January 17, 2018

The guys I play basketball with found out that I’m a pastor today. I wasn’t keen on broadcasting the fact, though I’ve been playing downtown for over a year. The reactions were predictable.

“Oh man, now I gotta stop cussing around you.”

“Damn, man, I haven’t been to church in years. I mean, darn… sorry.”

I spent the next few minutes acting particularly chill, pulling on the tongues of my shoes, tightening the laces, attempting to reverse decades of assumptions about Christianity and men of the cloth. Perhaps one day, being labelled a Christian pastor will signal to people that they are in the company of someone who abides by the command of Christ, “judge not, lest ye be judged.” But alas, despite a year’s worth of basketball rapport, being a pastor immediately meant that I was out to judge my friends for the words they used whenever they missed a shot.

The truth is, I don’t recall ever chastising someone for cussing, or handing down any sort of discipline, or telling anyone to watch their p’s and q’s for fear of the Lord.

The gene of judgment, a tenet of our human identity, didn’t skip me. But as a young pastor, rather than requiring forgiveness or confession from others, the majority of my pastoral conversations end with me apologizing on behalf of an errant church or a misrepresented God.

I have spent hour after hour listening to people share how the church has hurt them. Like the youth pastor who told an earnest teenager not to bring his tattooed friend to youth group anymore. Or the elder who told the young woman leading worship that she would be better off serving in the nursery. Or the pastor’s weekly sermons which made everyone cringe and wince and put more money in the offering plate.

Subtle comments made in ignorance or arrogance as well as overt abuses of authority and power have left millions upon millions of people jaded, indifferent, or terrified of the church and the God it represents.

That any of those abused by the church are willing to have conversations with a pastor shows tremendous courage.

The #metoo movement gave women a platform to courageously share their stories of abuse with the world. It inspired the hashtag, #churchtoo, which created a digital space for women (and men) to share stories of abuse they had experienced in the context of church. The scope of the abuse is jarring. Often, these stories include cover-ups by church leadership and justifications for abuse of power by those who hold power.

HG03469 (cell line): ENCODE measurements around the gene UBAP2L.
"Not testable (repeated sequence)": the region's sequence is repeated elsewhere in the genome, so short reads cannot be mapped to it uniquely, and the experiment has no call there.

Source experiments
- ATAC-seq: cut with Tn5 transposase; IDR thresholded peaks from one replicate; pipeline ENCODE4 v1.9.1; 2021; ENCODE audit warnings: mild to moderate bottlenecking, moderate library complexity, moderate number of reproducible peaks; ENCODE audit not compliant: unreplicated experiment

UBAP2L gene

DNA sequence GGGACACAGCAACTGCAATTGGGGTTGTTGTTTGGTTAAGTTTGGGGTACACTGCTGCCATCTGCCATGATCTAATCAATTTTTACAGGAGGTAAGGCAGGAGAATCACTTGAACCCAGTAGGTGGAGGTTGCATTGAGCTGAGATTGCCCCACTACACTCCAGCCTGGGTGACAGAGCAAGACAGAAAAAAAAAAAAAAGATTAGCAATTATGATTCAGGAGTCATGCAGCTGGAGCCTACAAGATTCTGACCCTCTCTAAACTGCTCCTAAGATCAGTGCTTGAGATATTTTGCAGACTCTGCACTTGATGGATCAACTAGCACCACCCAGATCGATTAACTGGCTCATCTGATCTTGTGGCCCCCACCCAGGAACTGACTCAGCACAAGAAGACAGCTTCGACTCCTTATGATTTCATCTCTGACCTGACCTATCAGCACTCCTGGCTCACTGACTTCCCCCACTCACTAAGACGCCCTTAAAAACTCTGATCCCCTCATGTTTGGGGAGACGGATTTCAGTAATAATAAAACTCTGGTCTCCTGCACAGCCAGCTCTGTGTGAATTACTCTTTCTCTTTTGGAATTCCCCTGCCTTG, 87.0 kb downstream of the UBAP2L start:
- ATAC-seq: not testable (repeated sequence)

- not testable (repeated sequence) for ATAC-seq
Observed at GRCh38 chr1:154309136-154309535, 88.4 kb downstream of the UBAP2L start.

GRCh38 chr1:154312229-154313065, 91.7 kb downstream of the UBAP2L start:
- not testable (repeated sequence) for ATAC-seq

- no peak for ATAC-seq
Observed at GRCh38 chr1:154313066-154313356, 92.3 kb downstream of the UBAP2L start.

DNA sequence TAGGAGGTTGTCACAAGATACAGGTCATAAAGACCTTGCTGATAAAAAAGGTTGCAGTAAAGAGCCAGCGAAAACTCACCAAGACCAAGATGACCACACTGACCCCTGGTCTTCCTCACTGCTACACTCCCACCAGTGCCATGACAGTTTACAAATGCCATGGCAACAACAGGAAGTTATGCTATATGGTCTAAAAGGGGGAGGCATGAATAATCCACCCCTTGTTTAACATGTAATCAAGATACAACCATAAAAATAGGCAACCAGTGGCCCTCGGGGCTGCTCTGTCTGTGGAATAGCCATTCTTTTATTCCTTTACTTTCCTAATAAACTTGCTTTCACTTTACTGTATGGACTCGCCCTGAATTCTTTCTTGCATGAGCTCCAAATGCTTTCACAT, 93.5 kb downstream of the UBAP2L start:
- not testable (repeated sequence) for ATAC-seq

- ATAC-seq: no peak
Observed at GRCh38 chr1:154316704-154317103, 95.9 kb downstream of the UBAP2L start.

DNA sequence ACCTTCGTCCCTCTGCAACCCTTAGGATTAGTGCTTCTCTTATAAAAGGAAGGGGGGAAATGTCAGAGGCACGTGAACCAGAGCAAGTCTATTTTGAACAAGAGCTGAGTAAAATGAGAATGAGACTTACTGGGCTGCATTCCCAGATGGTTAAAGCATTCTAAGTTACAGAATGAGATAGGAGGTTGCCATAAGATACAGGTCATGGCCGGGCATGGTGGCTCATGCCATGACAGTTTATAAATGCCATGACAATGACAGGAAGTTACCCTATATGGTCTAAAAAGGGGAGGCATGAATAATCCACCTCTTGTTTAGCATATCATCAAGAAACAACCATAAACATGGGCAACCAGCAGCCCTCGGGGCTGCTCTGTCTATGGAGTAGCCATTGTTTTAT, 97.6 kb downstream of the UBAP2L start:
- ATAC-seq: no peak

A recent piece in iAT, “Seeing Clearly” by Chuck DeGroat, suggested that taking the log out of one’s own eye requires practices of self-examination. He quoted Augustine—“let me know myself.” This maxim is true in the plural as well: let us know ourselves. The #churchtoo movement is a prophetic call to self-examination. Always aware of the failures of those outside of our walls, we have ignored the many impediments hindering our own vision.

In Isaiah 58, the prophet writes, “Shout out! Do not hold back! Lift up your voice like a trumpet! Announce to my people their rebellion, to the house of Jacob their sins. Yet day after day they seek me and delight to know my ways, as if they were a nation that practiced righteousness and did not forsake the ordinance of their God.”

It is easy to apply this text to others: to a morally bankrupt nation, to those on the other side of the political aisle, to the churches and communities where stories of abuse have become public spectacles. But the instruction is for the prophet to announce to the people of God that they, a chosen people, have been living in rebellion. The call is not for the people of God to announce the rebellion of the world. The #churchtoo movement places the lens on our churches. Like Isaiah, this simple hashtag is a prophetic word to the people of God. We need to do the collective work of self-examination by listening to the #churchtoo stories, believing them, and looking at our own congregations to see how we might ask for the forgiveness of those we have neglected and hurt.

In his book Being Disciples, author Rowan Williams writes, “A willingness to forgive is clearly the mark of a humanity touched by God… but it may be that a willingness to be forgiven is no less the mark of a humanity touched by God.”

More than ever, the church must be a community willing to ask for forgiveness. What this requires, Williams writes, is the acknowledgement “that I cannot grow or flourish without restored relationship, even when this means admitting the ways I have tried to avoid it, admitting sin.” The church cannot flourish without the restored relationship of those that it has hurt. We cannot flourish as Christians, and we cannot flourish as a church, without the recognition that our flourishing is knit together with the flourishing of the other.

The church has required confession from people. It has withheld forgiveness until its conditions were met. When my friends stumbled onto the fact that I was a pastor, they began the typical litany of apologies and confessions. If I have the opportunity to listen to any of their stories, I’m guessing I will have the chance to return the favor.

About the Author
  • Caleb Schut recently moved to Australia with his family. He graduated from Western Theological Seminary in 2016, served as the associate pastor at Grace Chicago Church in Chicago, IL for six years, and currently is an Assistant Pastor at an evangelical church in Sydney. Additionally, Caleb and his wife run a non-profit called Beautiful Response in partnership with leaders in Uganda and Haiti.